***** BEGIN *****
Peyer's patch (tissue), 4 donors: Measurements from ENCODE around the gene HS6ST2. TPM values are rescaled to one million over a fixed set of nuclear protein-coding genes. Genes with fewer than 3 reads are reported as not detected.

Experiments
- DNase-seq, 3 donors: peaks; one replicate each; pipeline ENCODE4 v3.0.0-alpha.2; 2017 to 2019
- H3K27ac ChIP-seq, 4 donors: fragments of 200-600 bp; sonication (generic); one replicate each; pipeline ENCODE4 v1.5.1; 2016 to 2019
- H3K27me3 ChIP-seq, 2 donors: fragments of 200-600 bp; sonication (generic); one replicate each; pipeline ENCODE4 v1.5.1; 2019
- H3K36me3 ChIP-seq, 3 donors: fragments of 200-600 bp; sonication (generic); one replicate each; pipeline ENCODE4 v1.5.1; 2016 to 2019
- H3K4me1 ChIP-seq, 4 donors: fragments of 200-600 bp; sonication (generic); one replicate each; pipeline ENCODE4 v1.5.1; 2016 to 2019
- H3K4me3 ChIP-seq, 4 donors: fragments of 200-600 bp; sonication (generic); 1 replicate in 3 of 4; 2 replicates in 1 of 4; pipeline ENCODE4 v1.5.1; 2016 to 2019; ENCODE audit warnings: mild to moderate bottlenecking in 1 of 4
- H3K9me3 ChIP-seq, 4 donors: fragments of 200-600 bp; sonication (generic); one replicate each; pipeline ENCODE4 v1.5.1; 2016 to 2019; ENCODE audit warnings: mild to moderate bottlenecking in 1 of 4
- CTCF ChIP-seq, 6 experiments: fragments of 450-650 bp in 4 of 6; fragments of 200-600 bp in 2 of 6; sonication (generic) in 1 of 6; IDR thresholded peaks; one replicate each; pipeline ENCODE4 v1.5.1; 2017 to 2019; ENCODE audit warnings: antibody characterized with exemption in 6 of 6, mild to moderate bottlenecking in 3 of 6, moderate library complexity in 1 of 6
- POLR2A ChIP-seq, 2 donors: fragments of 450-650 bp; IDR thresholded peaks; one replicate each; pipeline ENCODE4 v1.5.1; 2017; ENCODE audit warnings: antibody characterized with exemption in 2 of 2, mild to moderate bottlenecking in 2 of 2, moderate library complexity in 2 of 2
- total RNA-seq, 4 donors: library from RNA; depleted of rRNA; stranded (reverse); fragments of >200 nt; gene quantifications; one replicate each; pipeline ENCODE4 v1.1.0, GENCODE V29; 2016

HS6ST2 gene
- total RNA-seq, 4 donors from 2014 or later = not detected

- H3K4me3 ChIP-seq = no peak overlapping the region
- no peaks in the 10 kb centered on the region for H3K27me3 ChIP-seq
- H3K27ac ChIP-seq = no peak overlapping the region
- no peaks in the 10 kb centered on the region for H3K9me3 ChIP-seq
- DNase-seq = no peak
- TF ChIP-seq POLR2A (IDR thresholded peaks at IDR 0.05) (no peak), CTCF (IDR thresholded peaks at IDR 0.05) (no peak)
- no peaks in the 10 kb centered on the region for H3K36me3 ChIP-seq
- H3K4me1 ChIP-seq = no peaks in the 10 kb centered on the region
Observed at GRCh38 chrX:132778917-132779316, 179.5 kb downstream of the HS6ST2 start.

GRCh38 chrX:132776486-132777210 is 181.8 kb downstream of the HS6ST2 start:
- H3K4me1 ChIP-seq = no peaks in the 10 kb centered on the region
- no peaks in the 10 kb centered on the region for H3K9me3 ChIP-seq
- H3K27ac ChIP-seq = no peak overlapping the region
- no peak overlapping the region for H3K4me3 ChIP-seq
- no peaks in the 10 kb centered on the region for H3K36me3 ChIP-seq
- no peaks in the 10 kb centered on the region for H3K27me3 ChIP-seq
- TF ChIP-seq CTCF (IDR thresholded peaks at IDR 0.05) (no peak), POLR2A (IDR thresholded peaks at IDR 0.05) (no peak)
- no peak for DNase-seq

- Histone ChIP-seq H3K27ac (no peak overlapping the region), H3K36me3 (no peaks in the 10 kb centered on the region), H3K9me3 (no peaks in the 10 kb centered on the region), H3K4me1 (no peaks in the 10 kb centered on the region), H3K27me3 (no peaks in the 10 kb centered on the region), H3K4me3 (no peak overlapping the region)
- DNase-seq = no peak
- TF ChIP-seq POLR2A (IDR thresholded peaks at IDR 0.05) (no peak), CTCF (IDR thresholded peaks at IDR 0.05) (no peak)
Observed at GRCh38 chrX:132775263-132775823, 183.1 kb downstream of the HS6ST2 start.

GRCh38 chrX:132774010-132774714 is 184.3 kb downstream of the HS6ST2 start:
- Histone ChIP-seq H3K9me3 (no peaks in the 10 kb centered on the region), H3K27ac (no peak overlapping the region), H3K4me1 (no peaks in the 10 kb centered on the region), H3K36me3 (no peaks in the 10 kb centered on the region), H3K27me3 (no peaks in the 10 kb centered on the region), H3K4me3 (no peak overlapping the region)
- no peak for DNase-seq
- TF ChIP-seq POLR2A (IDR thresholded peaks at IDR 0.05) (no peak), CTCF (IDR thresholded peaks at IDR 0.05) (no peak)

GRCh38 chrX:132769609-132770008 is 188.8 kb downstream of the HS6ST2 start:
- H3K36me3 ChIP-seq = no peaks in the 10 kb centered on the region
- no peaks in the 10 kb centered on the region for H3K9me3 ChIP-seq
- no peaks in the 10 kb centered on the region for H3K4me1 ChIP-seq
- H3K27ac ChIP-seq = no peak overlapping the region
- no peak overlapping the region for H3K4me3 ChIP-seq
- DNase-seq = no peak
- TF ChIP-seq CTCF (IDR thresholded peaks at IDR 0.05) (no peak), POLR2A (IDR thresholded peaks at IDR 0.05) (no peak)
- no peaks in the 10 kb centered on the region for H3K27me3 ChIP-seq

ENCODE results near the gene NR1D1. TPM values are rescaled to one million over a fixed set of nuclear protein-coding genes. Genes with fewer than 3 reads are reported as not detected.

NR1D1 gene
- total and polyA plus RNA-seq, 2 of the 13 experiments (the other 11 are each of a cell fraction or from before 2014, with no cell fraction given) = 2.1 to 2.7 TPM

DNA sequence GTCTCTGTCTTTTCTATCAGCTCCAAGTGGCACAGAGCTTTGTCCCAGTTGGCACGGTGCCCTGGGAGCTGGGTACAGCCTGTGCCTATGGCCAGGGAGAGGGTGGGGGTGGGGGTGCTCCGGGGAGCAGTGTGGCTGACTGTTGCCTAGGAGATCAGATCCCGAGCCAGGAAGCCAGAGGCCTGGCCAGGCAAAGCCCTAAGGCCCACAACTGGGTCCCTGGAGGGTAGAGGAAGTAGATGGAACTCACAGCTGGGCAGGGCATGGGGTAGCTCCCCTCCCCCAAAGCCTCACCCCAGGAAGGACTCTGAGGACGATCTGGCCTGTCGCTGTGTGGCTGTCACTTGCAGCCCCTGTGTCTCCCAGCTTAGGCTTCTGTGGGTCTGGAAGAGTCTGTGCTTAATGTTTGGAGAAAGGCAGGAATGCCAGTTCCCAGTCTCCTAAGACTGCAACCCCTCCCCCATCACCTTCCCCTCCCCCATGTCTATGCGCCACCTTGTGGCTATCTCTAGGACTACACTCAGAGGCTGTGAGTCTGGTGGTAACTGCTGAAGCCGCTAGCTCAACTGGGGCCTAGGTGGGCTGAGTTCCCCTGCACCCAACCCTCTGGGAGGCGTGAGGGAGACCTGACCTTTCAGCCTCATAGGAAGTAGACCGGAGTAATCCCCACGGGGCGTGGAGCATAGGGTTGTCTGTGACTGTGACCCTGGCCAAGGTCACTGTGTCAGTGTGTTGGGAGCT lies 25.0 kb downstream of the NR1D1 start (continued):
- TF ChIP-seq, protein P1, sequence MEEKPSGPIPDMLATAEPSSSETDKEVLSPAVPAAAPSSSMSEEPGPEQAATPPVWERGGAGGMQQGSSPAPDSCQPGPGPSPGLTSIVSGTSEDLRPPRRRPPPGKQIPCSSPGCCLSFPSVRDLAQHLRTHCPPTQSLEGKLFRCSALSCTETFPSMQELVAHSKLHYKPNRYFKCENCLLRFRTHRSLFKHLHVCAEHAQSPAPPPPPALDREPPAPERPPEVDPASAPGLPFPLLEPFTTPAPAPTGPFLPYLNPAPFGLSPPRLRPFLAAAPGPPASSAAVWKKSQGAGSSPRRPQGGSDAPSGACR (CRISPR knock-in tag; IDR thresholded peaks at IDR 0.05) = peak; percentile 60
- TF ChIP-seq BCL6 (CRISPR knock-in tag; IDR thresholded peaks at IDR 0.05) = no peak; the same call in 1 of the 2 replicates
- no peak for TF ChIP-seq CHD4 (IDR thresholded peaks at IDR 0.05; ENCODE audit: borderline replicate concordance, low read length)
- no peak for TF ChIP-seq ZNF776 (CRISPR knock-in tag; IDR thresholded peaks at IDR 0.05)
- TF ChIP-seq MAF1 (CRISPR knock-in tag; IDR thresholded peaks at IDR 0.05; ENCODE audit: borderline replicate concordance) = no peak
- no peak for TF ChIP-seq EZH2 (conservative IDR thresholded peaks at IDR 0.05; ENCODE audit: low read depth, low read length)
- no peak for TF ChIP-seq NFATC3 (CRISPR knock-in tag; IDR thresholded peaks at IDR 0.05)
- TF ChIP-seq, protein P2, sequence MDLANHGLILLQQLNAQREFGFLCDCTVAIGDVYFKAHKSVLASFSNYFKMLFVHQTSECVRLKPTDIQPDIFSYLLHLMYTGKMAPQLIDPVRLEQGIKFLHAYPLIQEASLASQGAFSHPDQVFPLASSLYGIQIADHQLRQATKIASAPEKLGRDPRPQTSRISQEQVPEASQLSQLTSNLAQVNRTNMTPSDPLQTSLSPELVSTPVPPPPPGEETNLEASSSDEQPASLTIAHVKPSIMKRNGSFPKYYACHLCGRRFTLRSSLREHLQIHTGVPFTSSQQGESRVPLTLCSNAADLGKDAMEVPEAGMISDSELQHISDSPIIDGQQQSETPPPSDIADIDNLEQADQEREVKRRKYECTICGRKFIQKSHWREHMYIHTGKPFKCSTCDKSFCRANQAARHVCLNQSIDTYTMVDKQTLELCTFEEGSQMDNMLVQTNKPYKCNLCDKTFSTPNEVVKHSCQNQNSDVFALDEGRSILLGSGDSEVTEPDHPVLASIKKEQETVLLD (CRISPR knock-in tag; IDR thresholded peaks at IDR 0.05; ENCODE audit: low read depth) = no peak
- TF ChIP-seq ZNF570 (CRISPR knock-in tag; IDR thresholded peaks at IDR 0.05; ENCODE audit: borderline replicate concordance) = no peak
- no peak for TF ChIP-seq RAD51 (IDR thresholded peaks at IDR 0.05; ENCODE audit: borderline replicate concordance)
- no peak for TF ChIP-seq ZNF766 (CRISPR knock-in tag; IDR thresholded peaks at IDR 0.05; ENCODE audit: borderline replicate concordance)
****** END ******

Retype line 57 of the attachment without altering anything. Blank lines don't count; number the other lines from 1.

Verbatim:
- no peak for TF ChIP-seq ZNF776 (CRISPR knock-in tag; IDR thresholded peaks at IDR 0.05)